The U.S. Supreme Court will decide soon whether police should be allowed to draw your blood while you are unconscious, without first obtaining a search warrant.
State of Wisconsin vs. Mitchell: Can The Unconscious Give Consent?
Specifically, the Supremes will decide whether your “implied consent” to breath/blood testing creates an exception to your 4th amendment right to be free from unwarranted searches and seizures if you are unconscious due to your inebriation. All states have implied consent laws, which mean that by granting you the privilege to drive on roads/highways, you have impliedly consented to take a breath/blood test if an agent of the State thinks you are DUI/DWI. And the states tend to believe that, even if you have fallen unconscious because of your alcohol consumption, that you have NOT withdrawn your consent to have your blood drawn. Implied consent laws do permit you to withdraw your consent, but it’s always in exchange for a penalty (like loss of the privilege to drive for a greater amount of time and/or lengthier mandatory jail sentence if convicted of DUI).
One Direction They May Take
Here is one way I believe the Supreme Court could conclude that an unconscious person has withdrawn his/her implied consent to an unwarranted search for breath/blood alcohol evidence.
So long as implied consent laws allow a person the right to withdraw consent (in exchange for a penalty), then blood draws on the unconscious cannot be viewed as an exception to the 4th amendment, for we do not give up our individual rights by going to sleep, going under anesthesia, or going unconscious.
Consider this…A man and a woman are on a date, they have a lot of drinks, and then mutually agree to go back to her place to have sex. Upon arrival, she walks over and sits down on the couch. After hanging up his jacket, he turns around and sees her passed out on the couch. Does he still have her consent to have sex with her (while she’s unconscious)?
Of course not. Why? Well, for one, she is totally incapable of saying “Stop, I’ve changed my mind!” Consent, whether implied or express, can be withdrawn at the whim of the consentor. If she has lost the ability to withdraw consent (by going unconscious), then by definition she has also lost the ability to consent to anything. An exception to that would be when she has expressly consented to being medically treated while under anesthesia or, when a medical emergency arises (gets knocked unconscious in a car accident) and she needs emergent care.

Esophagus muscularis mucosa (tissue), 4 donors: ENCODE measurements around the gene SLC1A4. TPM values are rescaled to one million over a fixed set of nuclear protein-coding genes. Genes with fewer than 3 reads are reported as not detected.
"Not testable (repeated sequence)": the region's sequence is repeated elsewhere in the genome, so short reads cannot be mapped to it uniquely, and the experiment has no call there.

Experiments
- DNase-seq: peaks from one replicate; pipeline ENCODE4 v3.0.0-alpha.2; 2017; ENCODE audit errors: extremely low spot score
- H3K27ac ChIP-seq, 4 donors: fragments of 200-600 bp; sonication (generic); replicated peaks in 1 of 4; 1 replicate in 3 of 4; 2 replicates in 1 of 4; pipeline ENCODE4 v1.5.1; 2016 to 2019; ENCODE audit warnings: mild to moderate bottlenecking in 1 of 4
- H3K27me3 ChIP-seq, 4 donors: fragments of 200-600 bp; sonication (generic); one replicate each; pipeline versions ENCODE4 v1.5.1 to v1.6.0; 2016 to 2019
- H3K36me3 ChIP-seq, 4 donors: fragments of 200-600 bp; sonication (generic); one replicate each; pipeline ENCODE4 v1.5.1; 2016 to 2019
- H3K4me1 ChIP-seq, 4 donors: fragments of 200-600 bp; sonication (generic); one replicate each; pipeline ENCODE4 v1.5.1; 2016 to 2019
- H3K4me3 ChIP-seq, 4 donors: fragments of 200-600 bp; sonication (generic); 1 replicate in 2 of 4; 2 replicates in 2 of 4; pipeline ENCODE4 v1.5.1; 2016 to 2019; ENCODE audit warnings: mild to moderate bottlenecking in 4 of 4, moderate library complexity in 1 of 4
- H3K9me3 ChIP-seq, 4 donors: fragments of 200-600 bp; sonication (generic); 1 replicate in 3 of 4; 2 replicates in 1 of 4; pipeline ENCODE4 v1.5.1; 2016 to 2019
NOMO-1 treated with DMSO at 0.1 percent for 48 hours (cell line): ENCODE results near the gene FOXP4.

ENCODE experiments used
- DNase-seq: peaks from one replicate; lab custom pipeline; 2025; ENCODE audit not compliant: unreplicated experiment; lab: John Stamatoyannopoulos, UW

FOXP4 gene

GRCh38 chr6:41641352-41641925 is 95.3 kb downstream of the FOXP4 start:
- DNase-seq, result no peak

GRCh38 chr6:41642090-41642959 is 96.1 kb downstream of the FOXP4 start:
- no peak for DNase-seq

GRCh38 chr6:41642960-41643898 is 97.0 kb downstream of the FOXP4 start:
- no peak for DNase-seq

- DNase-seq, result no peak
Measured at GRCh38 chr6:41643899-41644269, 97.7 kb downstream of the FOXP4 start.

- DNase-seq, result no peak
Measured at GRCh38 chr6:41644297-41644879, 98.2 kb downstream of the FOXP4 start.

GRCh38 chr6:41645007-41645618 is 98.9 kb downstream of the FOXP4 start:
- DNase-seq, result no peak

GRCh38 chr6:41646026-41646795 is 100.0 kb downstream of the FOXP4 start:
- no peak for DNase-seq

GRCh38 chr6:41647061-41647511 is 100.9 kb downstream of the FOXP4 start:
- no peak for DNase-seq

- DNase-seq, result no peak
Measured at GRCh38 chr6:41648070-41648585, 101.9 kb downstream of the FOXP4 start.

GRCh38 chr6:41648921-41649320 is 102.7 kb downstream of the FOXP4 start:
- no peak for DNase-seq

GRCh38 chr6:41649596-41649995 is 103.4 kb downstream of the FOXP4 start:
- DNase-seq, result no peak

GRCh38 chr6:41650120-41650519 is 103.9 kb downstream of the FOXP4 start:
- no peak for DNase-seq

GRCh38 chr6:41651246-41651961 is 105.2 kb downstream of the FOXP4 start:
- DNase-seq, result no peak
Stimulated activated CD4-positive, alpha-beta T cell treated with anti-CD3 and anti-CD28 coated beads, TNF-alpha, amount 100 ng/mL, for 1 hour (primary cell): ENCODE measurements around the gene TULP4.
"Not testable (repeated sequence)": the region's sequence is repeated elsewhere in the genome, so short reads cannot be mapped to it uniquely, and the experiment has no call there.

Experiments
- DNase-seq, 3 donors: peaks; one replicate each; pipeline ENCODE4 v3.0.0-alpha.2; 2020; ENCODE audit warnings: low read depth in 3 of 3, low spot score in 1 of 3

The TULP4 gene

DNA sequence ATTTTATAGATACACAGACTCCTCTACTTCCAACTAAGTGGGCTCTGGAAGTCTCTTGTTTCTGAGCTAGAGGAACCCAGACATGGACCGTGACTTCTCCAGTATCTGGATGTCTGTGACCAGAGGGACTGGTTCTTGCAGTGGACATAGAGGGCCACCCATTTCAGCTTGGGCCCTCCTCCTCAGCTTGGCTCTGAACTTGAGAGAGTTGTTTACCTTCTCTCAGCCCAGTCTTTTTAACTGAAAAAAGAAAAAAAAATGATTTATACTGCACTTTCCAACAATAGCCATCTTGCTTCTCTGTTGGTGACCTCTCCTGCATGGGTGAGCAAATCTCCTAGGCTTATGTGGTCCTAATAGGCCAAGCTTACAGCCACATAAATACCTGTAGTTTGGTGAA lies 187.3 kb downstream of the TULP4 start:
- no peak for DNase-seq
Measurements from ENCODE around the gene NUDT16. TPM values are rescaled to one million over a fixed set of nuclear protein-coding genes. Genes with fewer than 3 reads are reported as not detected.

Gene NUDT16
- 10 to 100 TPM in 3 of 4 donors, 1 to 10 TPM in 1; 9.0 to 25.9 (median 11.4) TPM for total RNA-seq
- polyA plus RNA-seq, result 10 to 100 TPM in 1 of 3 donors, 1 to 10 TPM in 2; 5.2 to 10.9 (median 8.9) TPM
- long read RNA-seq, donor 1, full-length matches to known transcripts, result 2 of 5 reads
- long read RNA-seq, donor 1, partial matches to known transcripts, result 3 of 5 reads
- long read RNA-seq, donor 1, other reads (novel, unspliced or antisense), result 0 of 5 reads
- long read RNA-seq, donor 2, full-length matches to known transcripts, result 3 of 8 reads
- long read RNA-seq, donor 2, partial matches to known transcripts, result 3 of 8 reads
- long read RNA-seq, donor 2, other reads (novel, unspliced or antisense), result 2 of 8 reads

Cui bono? Who Benefits & Why It Matters?
In the first instance, the treatment provider has her express consent to perform the invasive procedure while she’s unconscious. In the second instance, the treatment provider has her implied consent to treat her (that’s one of the reasons why we have EMTs on call and 911 dispatch operators). So why, in this second instance, has the implied consent for medical treatment not been withdrawn if she’s unconscious? Because the invasive medical treatment about to be provided is for her benefit – not the State’s. If the invasive procedure is for your benefit (to save your life), we presume that you would want the invasive procedure performed for your benefit (unless you have expressly revoked it via a living will).
If the invasive procedure is designed to be used against you, for the State’s benefit, as evidence against you, then we must presume that you would not want the blood draw, that you withdrew your implied consent the moment you lost your ability to say “Stop, I’ve changed my mind!”
It’s your right to privacy; it’s your freedom from unwarranted searches and seizures – not the State’s.